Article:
Sunday, November 22, 2015

"Don't be afraid."

It was 9 pm and I was sitting in the office of an engineer/contractor in a small city in Egypt. The office was on the fourth floor of a building he had designed and built some years ago.  For me, it had been a busy day of travel, teaching, and meeting pastors and business persons.  For Aheb, it had been another long but normal day of work, overseeing his three businesses.  Aheb had just shared his story of the challenges of doing business as a Christian minority in Egypt, challenges that include things that Westerners could hardly imagine.  I asked him with whom he shared these challenges – who encourages him, who mentored him, where he gets his support?  His answer, sadly, was the same that I heard from each business person with whom we met.  “No-one. There is no-one I can trust to discuss my business, not even my family.  The church does not care.  There has been no one to mentor me.”  After a moment of silence, I said, “It must be both a lonely and frustrating path for you to walk.”  He quickly responded, “I am not lonely or frustrated.  I love what I do.  God has made me in a way that I am able to keep moving forward.”
The beautiful river Nile and streets of Minya

After more discussion, I wrapped up with a final question.  “Aheb, if a younger version of you walked through the door, ready to start his work as an engineer in the construction field, knowing what you know now, what advice would you give him?”  Aheb thought for a moment and then quietly said, “I would tell him, 'Don't be afraid.'”  He paused, then added, “The future is a mystery.  Fear is an obstacle.” As soon as those words left his mouth, I saw tears well up in his eyes and he struggled to maintain his composure.  

I quickly felt very aware that a nerve had been touched. I was also unsure of the Egyptian culture, as it relates to the appropriateness for an Egyptian man to show this type of emotion in public.  I decided to not push the question further.  This was a man who had shown, through his story, that he was not afraid to take risks.  He was running several businesses, doing a ministry of church leadership development in Chad, raising three beautiful daughters, survived two revolutions in Egypt, survived his office being burned, faced oppression and persecution as part of being a Christian business person in a religious minority, and had, moments before, boasted of his love for Egypt. While many Christians are fleeing the country, he has never even been tempted to leave.  So what did those tears mean?

I’m not sure.  But if I were to guess, he caught a glimpse of his younger self coming through the door. He flashed back on the many moments of struggle and pain over his 18 years of business experience. The same pain that he chooses to fight through each and every day, and for a brief moment allowed himself to feel the weight of the struggle.

Farms outside of El Minya
The next day we visited another business person who gave us the same answer of having no one to support encourage, mentor or trust as it relates to his business.  He then shared that we are the first to EVER ask him about the role that the church plays in his business.  He said this sadly, yet with some frustration.  He said, “The church doesn’t care at all what I do during the week, as long as I come with my family on Sunday and give when they need funds.”  Then he leaned forward and asked, “What do the pastors say when you ask them the same question?”  He knew that we were teaching pastors and church leaders about Church-based business as mission.  We squirmed in our seats as we had just spent four hours the day before with pastors who insisted that all is well with their relationship with business people. The pastors believe that they are affirming and supporting their business people.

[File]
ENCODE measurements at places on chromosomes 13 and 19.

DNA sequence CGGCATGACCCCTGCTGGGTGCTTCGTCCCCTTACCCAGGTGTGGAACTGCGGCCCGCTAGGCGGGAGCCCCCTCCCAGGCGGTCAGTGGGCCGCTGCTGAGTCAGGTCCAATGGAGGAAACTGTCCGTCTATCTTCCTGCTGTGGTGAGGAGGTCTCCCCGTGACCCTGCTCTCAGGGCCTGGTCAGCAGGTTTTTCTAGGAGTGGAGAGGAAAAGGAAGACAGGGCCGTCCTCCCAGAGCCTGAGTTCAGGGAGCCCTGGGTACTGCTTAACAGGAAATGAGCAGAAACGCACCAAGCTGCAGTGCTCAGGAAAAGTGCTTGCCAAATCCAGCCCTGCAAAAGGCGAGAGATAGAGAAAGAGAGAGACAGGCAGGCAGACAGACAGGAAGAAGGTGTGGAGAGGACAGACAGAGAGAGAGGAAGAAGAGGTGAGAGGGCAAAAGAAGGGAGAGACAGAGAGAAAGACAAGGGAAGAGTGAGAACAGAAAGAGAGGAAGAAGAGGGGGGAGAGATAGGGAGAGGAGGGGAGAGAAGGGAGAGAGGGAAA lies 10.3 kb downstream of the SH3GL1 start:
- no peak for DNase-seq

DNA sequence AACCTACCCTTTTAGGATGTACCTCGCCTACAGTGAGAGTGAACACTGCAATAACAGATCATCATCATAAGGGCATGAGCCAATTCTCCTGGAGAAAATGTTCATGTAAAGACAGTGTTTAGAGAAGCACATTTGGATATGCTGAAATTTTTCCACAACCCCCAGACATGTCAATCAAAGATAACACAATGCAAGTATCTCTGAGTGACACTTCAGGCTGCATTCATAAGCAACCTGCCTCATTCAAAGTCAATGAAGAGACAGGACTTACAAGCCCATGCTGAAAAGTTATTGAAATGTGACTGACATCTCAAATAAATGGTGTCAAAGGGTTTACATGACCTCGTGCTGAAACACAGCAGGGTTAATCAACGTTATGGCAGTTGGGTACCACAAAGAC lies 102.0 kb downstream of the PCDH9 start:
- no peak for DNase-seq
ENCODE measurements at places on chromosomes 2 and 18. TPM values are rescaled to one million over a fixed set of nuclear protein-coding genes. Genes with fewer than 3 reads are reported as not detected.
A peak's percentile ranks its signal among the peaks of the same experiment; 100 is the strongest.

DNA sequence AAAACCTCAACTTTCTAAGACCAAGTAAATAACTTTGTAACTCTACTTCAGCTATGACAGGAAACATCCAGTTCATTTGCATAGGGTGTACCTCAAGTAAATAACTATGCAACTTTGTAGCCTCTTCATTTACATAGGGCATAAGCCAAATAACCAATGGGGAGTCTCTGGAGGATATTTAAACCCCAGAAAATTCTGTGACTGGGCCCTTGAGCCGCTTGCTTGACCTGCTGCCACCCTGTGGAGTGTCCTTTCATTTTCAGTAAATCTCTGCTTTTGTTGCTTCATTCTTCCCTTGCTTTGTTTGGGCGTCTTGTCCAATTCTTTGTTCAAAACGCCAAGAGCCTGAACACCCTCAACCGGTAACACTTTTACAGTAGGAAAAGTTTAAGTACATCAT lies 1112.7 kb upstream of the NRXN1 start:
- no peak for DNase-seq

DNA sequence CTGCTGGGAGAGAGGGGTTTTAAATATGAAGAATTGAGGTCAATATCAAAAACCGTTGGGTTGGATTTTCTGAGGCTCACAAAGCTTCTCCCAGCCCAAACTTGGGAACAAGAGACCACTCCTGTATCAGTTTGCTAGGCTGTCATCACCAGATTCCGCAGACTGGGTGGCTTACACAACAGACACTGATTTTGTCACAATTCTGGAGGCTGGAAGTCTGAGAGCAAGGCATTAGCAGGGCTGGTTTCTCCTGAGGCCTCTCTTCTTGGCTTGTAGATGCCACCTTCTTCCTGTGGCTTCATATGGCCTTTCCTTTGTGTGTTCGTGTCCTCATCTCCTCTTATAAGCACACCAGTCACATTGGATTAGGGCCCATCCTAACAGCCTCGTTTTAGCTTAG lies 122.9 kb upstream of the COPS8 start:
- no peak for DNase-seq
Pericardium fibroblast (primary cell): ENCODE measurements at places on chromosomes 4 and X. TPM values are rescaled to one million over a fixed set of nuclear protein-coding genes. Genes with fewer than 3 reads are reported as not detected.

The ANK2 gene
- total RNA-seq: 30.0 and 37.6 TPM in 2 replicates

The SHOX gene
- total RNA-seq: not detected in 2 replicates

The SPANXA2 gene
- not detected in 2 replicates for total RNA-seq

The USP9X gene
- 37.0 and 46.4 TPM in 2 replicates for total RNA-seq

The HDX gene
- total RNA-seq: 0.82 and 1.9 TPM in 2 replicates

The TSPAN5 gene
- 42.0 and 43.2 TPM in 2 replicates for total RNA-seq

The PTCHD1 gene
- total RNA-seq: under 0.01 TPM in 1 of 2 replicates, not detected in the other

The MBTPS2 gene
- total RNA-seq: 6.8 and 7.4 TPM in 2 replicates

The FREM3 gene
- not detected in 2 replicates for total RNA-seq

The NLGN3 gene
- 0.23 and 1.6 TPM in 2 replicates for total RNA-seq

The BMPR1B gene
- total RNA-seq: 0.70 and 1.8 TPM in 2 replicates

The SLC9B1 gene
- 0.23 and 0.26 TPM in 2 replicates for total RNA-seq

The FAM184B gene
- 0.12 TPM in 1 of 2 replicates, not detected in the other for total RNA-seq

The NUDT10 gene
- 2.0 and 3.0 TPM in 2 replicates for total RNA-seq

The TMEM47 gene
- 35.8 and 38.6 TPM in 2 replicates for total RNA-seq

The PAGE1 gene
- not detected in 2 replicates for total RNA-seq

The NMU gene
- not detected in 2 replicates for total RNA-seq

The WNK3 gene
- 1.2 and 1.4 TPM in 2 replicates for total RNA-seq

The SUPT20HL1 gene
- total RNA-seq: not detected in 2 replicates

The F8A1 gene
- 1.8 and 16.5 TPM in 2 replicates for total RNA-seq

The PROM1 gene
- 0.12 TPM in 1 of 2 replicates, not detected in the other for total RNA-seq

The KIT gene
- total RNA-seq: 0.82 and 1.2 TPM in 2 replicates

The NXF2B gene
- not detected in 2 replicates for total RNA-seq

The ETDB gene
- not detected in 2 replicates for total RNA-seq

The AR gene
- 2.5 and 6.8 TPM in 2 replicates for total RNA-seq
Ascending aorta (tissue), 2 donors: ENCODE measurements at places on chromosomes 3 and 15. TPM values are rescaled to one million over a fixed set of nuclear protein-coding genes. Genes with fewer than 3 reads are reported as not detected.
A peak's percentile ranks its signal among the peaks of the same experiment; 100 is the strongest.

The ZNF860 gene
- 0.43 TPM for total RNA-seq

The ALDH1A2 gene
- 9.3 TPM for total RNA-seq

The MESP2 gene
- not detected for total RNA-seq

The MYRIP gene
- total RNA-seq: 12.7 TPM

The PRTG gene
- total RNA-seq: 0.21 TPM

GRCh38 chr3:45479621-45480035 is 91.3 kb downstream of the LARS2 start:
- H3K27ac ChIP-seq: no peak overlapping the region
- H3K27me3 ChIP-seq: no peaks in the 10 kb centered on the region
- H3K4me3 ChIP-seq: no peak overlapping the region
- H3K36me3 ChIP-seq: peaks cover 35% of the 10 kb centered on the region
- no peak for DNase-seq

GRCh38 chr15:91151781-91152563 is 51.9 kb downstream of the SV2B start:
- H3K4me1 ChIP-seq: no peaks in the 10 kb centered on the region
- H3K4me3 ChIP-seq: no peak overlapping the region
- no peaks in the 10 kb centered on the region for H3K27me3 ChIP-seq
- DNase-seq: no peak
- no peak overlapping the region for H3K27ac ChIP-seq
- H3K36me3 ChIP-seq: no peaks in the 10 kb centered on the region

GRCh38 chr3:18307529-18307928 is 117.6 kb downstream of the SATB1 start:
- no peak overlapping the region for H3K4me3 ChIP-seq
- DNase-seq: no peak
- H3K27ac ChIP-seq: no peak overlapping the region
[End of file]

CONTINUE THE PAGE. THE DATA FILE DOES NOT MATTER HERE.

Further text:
Dr. Walker teaching the pastors.
This same businessman then shared that he has taken fifty-five (!!)  loans in his eight years of business, with five loans going concurrently as we talked.  I didn’t want to tell him that he probably wins the first prize out of the thousands of businesses that I have interviewed for the highest number of loans.  My fear for this man is that he is in a vicious circle of robbing Peter to pay Paul. But he never really faces the music as his book-keeping system is simple, at best, and not giving him the feedback he needs to make good financial decisions.  He said that he is working fourteen hour days and never sees his family – he has a three year old son and a forty day old son.  He is unsure when this will ever change.

We returned to the training with the pastors that afternoon, and shared with them some of what we had heard.  Dr. Walker encouraged the pastors to think of what would happen if they never visited or inquired about the lives of their grown children – in many ways, those children would feel like orphans.  He then said, “I am here to tell you that you have many orphans in your church.  They need you to care about what they do.  They want you and the church to affirm, encourage, and disciple them in how to be the Church from Monday-Friday.”  It was a somber moment.
At the end of this training, all eight churches from this town decided to forsake denominationalism and work together to bring Discipling Marketplace Ministers to their town, and reclaim the redeemed Marketplace.

We know that this is just a first step.  But we are thankful for that first step, as difficult as it was to get there.  We will start this training at the end of February.   Each pastor will preach a sermon series on business as mission, meet and pray for and with the business members in their church, and choose 5-10 of their members to join the training.  Please pray with us for this group of eight churches. Pray also for these business people who seem so eager to share, so thirsty for support, so hungry for companionship.